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September 28, 2019

On International Sexual and Reproductive Rights Day, the Justice Studies Center of the Americas (JSCA) affirms the importance of recognizing and protecting these rights in every country in the Americas without exception. We believe that the violation of these rights affects individuals’ dignity and health, particularly that of all women who face restrictions on access to information and the full exercise of their freedoms. This is a day for making statements about and reflecting on our justice systems and their legislation and practices. It is also a day for remembering that our work must be based on efforts to promote a more just region in order to benefit all people.

We at JSCA form part of the commitment made by the countries and agencies of the international community. This text highlights the main legal frameworks and instruments.

Voluntary interruption of pregnancy is part of sexual and reproductive rights. Though there is no specific binding instrument related to these rights, they are included in others, such as personal freedom, private and family life, human dignity and the prohibition against torture. As such, they are protected under the International Covenant on Economic, Social and Cultural Rights, the International Pact on Civil and Political Rights and the 1984 Convention against Torture.

The International Conference on Population and Development established that sexual and reproductive rights are based on the recognition of individuals’ basic right to freely and responsibly make decisions regarding the number of children they wish to have and the timing of their births, along with their right to have information and the means to access it and to enjoy the highest level of sexual and reproductive health. The latter concept is understood as the general state of physical, mental and social wellbeing in all aspects related to the reproductive system and its functions and processes. It thus also involves the capacity to enjoy a satisfactory sex life without the risk of procreation and the freedom to decide whether or not to engage in it and how frequently to do so.   

However, this right is not recognized for all women in many places around the world. UN experts have stated that restrictions on access to safe abortion are the result of social concepts that do not recognize women as equal subjects of law. Abortion is criminalized in many countries and strongly limited in many others.[1]

This has led to pronouncements such as General Recommendation 35 of the 2017 CEDAW Committee, which categorically states that typifying abortion as a crime, denying or delaying the provision of safe abortion and subsequent care, forced continuation of pregnancy and mistreatment of women and girls who seek information are forms of gender violence that can constitute torture or cruel, inhumane or degrading treatment.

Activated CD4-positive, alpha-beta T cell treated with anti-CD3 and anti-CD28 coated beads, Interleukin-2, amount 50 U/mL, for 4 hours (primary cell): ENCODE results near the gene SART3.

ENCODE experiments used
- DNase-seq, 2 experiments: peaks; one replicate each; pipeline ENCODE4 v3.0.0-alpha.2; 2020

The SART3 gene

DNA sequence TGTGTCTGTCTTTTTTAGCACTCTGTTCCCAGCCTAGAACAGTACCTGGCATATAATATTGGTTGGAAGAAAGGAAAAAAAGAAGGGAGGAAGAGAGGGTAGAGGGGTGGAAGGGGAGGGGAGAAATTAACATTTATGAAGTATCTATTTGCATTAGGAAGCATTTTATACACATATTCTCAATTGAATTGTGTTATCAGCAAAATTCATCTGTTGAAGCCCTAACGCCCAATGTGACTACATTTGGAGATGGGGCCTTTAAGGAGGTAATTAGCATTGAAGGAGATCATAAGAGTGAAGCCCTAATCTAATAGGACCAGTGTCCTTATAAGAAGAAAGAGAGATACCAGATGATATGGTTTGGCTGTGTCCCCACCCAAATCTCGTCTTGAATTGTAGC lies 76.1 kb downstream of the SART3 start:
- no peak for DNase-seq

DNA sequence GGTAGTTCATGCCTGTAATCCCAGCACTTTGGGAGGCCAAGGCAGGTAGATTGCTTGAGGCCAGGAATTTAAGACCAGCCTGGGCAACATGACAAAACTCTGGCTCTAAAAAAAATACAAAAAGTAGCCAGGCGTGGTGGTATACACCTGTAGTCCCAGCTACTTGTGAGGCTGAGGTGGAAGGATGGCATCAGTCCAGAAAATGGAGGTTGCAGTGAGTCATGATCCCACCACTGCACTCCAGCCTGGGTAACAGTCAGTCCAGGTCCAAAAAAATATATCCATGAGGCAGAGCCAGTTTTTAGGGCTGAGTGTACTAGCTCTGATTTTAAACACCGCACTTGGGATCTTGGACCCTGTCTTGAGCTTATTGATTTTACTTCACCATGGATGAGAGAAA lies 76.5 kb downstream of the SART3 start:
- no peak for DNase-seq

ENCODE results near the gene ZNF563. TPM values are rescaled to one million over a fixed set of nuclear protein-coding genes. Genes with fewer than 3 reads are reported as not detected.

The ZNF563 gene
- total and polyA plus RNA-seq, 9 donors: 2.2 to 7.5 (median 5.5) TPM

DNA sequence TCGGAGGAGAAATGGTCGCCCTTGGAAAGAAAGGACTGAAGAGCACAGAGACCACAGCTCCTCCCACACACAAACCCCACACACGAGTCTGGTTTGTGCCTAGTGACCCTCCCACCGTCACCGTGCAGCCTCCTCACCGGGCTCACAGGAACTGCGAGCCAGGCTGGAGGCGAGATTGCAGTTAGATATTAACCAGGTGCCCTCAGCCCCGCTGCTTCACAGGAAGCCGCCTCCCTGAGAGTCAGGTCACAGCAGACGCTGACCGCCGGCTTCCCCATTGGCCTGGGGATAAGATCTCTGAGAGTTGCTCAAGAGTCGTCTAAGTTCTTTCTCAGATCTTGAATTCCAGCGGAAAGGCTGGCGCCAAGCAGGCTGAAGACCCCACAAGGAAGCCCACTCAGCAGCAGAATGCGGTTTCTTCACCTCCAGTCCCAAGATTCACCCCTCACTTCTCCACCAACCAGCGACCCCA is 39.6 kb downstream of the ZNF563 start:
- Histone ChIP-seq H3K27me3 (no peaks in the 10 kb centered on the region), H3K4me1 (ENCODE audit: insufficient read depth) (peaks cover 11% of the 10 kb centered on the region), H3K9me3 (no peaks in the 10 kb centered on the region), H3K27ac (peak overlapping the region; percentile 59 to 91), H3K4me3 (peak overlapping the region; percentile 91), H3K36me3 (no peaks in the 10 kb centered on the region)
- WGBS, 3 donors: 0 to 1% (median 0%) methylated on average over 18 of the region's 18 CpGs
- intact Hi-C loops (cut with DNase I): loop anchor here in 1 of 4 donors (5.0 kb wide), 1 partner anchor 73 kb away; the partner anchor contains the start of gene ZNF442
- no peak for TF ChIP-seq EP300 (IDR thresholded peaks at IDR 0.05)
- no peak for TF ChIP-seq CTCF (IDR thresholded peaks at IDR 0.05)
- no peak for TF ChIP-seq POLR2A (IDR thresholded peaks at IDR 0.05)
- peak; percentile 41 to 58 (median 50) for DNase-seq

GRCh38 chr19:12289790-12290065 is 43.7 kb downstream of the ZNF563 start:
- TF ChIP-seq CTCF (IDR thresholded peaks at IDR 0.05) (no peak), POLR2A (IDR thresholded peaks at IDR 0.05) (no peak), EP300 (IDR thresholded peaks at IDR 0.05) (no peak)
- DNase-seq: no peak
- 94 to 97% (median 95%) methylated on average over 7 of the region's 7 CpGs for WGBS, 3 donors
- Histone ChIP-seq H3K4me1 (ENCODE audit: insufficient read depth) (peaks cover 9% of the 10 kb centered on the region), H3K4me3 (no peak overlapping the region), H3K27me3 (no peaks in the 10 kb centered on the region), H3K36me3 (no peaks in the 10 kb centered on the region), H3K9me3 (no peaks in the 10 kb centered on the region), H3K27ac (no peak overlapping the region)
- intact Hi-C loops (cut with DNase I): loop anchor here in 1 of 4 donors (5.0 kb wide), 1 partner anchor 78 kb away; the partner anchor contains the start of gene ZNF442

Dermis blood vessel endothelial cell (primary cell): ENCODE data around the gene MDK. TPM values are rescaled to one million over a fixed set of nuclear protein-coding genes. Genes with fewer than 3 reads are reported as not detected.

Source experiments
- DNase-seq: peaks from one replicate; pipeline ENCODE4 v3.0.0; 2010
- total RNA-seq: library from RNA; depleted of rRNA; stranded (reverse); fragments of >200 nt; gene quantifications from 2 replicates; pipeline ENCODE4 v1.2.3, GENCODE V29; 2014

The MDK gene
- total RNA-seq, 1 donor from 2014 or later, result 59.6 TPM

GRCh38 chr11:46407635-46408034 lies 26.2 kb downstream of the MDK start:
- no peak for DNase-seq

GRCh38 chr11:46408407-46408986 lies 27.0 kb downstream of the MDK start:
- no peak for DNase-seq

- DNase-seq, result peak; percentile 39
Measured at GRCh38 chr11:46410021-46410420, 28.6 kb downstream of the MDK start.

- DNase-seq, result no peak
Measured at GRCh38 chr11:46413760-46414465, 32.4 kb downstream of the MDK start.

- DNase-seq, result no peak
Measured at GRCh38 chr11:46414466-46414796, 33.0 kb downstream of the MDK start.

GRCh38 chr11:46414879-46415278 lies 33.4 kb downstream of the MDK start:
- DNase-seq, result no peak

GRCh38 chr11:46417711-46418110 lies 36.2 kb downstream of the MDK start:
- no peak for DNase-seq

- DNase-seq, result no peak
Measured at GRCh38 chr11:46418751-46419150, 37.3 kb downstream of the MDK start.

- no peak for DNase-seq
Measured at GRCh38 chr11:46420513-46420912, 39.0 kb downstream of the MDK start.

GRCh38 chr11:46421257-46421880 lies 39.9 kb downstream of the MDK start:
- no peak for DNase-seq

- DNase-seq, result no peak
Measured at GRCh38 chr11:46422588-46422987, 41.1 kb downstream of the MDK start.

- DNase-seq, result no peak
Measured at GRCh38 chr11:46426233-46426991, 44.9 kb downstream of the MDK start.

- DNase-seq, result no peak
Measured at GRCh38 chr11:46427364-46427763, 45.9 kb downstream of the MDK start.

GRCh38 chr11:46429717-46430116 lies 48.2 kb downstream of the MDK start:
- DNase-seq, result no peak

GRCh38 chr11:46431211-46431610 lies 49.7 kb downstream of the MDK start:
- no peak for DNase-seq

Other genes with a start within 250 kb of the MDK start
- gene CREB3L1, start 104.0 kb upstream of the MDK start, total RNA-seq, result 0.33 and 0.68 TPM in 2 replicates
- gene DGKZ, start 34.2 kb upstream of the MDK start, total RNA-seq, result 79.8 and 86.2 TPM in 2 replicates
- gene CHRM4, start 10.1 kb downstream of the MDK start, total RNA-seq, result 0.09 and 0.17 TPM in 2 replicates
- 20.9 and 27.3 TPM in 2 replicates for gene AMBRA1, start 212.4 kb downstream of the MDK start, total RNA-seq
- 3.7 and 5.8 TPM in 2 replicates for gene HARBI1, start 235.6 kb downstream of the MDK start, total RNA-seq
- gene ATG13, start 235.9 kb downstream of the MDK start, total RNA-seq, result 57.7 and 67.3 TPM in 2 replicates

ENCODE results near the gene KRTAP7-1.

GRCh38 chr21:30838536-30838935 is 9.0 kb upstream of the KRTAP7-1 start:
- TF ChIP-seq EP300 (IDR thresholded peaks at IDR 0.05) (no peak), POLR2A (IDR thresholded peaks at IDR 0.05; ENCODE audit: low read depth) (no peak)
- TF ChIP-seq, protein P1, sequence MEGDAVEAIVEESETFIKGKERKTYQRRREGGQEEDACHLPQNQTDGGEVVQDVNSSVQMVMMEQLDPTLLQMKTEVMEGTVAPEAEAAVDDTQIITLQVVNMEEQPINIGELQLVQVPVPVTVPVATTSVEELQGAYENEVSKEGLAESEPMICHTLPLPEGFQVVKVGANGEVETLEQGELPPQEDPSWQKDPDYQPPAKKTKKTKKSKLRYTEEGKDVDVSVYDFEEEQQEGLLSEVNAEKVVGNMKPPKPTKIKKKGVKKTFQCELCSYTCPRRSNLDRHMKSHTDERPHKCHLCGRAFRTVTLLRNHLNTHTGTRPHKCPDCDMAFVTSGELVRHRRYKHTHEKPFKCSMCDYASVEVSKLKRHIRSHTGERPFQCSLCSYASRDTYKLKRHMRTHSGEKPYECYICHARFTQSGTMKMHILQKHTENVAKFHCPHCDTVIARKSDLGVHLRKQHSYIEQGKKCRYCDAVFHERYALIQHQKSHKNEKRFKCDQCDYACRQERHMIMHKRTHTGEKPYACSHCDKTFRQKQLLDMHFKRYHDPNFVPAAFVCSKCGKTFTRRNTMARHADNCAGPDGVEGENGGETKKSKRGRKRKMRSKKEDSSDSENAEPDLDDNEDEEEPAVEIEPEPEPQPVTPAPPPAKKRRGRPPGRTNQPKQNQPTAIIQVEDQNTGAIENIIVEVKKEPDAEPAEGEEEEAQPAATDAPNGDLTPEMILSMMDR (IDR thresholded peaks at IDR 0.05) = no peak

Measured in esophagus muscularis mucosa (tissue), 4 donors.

The situation is even more concerning in Latin America and the Caribbean, where the state of legislation on the subject, statistics on mortality due to unsafe abortions and the criminalization of women suspected of having abortions create a landscape of systemic violation of women’s sexual and reproductive rights:

  • Abortion is only legal in 3 of the 49 countries in Latin America: Cuba, Uruguay and Guyana.[2]
  •  Interrupting a pregnancy is illegal in all cases in the Dominican Republic, Haiti, El Salvador, Honduras, Nicaragua and Suriname.[3]
  • The Criminal Code of Honduras establishes that women who cause or consent to an interruption of their pregnancy may be sentenced to 3 to 6 years in jail. By law, they do not have access to emergency contraception.[4]
  • Decree No. 2848, which reinforces the Criminal Code of Paraguay, states that abortion is an attack on the good morals of the country and goes against moral sense.[5]
  • In El Salvador, the crime of abortion carries a sentence of 2 to 8 years in prison. However, it is common for prosecutors to charge women who suffer miscarriages or whose fetuses are stillborn with aggravated homicide, carries a sentence of up to 40 years in prison.[6]
  • Chile has decriminalized abortion in three types of cases and instituted strong protections for professionals’ conscientious objections. Nearly 50% of obstetricians who work in the public health system identify as conscientious objectors in cases in which the patient seeks an abortion following a rape.[7]

The main argument for legally consecrating the prohibition of abortion is a supposed protection of the embryo or fetus, which is considered to be a human being and thus deserving of the right to life, which would take precedence over the mother’s right to health, integrity and self-determination. The Inter-American Court of Human Rights clarified the protected status of the fetus in light of the American Convention on Human Rights in the “Artavia Murillo v. Costa Rica” ruling, establishing the following:

  • The Court determined that “conception” cannot be understood as a moment or process exclusive of the woman’s body and found that the term “conception” is understood as beginning when the fertilized egg is implanted.[8]
  • It established that the analysis of the expression “all people” in the various articles of the Convention does not justify the argument that an embryo has or exercises the rights consecrated in each one of those articles. In fact, in regard to Article 4.1 of the Convention, one can conclude that the direct object of protection is fundamentally the pregnant woman given that the defense of the fetus is essentially achieved through the protection of the woman.



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